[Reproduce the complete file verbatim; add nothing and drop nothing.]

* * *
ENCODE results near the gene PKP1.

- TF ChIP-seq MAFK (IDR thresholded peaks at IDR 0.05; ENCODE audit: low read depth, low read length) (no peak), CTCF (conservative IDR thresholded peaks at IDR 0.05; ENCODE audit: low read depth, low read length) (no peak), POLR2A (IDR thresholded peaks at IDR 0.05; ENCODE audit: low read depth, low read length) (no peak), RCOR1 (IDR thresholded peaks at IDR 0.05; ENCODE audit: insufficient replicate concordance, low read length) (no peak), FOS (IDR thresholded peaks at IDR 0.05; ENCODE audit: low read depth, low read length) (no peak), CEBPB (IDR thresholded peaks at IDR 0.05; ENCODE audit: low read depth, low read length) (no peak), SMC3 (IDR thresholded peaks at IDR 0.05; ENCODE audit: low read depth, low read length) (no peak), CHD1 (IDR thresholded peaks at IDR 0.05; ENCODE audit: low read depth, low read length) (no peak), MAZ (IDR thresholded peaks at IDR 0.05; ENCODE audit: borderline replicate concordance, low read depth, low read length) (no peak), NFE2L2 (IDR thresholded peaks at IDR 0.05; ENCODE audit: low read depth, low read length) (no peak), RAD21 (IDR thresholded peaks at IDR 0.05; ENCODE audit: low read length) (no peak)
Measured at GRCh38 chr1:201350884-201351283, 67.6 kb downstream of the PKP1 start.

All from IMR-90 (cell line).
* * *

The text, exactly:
ENCODE results near the gene PKP1.

- TF ChIP-seq MAFK (IDR thresholded peaks at IDR 0.05; ENCODE audit: low read depth, low read length) (no peak), CTCF (conservative IDR thresholded peaks at IDR 0.05; ENCODE audit: low read depth, low read length) (no peak), POLR2A (IDR thresholded peaks at IDR 0.05; ENCODE audit: low read depth, low read length) (no peak), RCOR1 (IDR thresholded peaks at IDR 0.05; ENCODE audit: insufficient replicate concordance, low read length) (no peak), FOS (IDR thresholded peaks at IDR 0.05; ENCODE audit: low read depth, low read length) (no peak), CEBPB (IDR thresholded peaks at IDR 0.05; ENCODE audit: low read depth, low read length) (no peak), SMC3 (IDR thresholded peaks at IDR 0.05; ENCODE audit: low read depth, low read length) (no peak), CHD1 (IDR thresholded peaks at IDR 0.05; ENCODE audit: low read depth, low read length) (no peak), MAZ (IDR thresholded peaks at IDR 0.05; ENCODE audit: borderline replicate concordance, low read depth, low read length) (no peak), NFE2L2 (IDR thresholded peaks at IDR 0.05; ENCODE audit: low read depth, low read length) (no peak), RAD21 (IDR thresholded peaks at IDR 0.05; ENCODE audit: low read length) (no peak)
Measured at GRCh38 chr1:201350884-201351283, 67.6 kb downstream of the PKP1 start.

All from IMR-90 (cell line).